How To Qualify for State Pension

Author: Stephen Hall

  1. Check your State Pension Benefits: The State Pension moved to a flat weekly amount earlier this year.  If you reached your State Pension Age after 6 April 2016 and have built up the maximum number of qualifying years (currently 30), you will receive £155.65p.w.  To check your entitlement you can request a forecast from the Future Pension Centre by post or phone (0345 3000168). Alternatively, visit for more information.  If you find that you’re not on track to receive the maximum state pension, you may be able to make additional payments to replace any missing years within your National Insurance record.
  1. Maximise Your Contributions:  For most people nowadays, their pension fund will ultimately depend on four main factors – the contributions made, the growth rate these contributions achieve, the charges deducted and the timing of when they decide to draw benefits.

It is a balancing act for most people between living for today and saving for their future self but it is important to invest as much as you can realistically afford into a pension.  The Government will assist by adding tax relief of 20% to any contributions you make, although this is subject to review within the Budget on March 2016.

The workplace pension rules also mean that by 2018, all eligible employees will be enrolled into a pension plan and their company will have to make contributions to it.  You might have to match this amount personally but the Government will again add tax relief to your payments.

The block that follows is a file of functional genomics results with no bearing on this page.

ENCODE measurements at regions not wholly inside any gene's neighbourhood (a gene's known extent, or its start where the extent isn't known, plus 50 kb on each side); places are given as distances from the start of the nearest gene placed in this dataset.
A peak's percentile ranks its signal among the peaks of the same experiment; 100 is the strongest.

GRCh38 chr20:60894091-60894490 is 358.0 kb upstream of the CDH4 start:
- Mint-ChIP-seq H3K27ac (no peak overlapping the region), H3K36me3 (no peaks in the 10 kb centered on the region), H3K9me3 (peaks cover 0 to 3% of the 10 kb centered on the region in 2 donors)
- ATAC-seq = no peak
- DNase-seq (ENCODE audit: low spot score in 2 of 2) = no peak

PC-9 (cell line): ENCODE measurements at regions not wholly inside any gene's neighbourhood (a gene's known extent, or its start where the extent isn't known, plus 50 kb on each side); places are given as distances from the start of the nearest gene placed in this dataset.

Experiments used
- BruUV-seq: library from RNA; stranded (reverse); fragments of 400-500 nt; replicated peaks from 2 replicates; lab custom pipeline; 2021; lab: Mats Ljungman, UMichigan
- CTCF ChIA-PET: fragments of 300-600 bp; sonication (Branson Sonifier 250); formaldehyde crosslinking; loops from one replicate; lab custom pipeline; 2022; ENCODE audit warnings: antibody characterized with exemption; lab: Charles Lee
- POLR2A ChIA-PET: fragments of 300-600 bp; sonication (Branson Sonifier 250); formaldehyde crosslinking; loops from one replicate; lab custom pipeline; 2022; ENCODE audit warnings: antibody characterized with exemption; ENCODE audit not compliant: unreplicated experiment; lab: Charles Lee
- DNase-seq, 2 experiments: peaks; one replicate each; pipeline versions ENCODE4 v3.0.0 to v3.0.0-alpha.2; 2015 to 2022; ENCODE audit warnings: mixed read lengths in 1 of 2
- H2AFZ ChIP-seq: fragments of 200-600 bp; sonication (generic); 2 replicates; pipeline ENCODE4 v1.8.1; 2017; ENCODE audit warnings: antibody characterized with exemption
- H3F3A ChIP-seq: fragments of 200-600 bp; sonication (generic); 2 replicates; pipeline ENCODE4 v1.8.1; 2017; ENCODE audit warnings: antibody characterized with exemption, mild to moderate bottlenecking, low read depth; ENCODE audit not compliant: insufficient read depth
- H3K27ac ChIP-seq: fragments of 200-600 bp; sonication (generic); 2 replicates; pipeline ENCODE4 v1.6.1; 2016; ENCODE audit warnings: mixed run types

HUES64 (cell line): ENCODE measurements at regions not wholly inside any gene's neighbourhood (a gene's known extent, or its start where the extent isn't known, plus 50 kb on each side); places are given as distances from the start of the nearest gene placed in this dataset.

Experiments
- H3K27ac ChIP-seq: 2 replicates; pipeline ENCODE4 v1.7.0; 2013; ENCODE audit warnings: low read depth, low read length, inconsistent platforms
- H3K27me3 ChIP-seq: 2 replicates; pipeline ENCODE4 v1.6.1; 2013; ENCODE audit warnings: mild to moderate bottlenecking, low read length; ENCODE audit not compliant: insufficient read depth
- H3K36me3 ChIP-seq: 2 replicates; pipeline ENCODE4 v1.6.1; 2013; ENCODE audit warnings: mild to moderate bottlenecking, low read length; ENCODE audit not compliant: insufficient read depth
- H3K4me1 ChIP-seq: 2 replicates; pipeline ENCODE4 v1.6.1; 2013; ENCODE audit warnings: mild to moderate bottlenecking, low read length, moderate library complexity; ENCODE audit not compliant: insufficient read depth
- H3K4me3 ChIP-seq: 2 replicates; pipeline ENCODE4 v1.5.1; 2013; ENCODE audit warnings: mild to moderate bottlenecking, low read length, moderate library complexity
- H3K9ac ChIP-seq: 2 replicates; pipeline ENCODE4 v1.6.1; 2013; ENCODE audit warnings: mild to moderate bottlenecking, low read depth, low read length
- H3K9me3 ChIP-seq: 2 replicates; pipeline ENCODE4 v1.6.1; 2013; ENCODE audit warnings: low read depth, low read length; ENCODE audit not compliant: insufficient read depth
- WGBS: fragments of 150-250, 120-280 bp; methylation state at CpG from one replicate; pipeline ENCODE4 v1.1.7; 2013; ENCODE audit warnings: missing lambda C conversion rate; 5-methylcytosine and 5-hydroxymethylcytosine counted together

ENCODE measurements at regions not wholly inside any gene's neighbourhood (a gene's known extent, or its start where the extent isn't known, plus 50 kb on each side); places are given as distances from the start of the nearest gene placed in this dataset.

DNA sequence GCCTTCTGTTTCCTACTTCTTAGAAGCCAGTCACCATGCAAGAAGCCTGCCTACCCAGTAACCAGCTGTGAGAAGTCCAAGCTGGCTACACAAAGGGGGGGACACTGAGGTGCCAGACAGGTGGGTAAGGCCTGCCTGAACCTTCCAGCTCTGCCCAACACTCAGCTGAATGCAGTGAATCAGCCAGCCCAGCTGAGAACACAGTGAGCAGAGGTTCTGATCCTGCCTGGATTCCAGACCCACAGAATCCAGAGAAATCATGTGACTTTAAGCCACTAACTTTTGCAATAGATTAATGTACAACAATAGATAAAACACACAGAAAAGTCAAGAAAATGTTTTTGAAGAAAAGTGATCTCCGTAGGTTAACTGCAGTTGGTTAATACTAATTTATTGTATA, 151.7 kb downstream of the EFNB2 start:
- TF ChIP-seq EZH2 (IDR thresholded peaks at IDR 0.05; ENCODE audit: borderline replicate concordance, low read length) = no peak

You could also increase your personal contributions by agreeing with your employer to make them through Salary Exchange.  This can reduce both you and your employer’s National Insurance Contributions and these savings can be reinvested into your pension.

  1. Take Action Now:  The legendary investor, Warren Buffet once said that “My wealth has come from a combination of living in America, some lucky genes and compound interest”.  The first two points can be debated but the last point is within our own hands.  The sooner you are able to make contributions to a pension, the more time these will have to grow and achieve interest.  Through the years, this growth and interest itself compounds and your original sums increase.

You should also regularly monitor your pension plan to ensure the underlying investments are meeting your requirements, the charges remain competitive and you are on track to meet your retirement goals.   The benefits of compounding interest can be severely damaged by an expensive, underperforming arrangement.